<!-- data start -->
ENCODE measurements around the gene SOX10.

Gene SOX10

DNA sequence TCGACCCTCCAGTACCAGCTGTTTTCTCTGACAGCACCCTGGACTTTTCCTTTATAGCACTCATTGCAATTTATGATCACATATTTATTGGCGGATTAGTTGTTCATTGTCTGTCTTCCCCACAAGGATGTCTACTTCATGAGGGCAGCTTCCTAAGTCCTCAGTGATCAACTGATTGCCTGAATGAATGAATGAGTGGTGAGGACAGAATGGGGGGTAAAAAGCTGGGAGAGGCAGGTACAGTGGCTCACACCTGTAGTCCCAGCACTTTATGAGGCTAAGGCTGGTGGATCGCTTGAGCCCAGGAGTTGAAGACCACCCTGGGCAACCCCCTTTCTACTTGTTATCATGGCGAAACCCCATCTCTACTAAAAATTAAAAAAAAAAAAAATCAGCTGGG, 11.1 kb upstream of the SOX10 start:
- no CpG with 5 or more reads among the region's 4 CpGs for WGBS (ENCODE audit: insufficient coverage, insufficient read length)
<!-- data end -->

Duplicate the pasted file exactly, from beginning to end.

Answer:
ENCODE measurements around the gene SOX10.

Gene SOX10

DNA sequence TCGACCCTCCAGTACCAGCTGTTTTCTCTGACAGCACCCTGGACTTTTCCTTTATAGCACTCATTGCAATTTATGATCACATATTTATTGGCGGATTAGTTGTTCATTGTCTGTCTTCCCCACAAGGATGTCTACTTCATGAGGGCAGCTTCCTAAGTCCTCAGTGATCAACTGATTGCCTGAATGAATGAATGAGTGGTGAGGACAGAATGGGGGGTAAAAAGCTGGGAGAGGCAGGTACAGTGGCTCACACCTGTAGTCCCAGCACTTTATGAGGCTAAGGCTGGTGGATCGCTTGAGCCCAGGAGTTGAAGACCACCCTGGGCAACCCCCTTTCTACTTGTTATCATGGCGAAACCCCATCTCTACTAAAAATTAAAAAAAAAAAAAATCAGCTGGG, 11.1 kb upstream of the SOX10 start:
- no CpG with 5 or more reads among the region's 4 CpGs for WGBS (ENCODE audit: insufficient coverage, insufficient read length)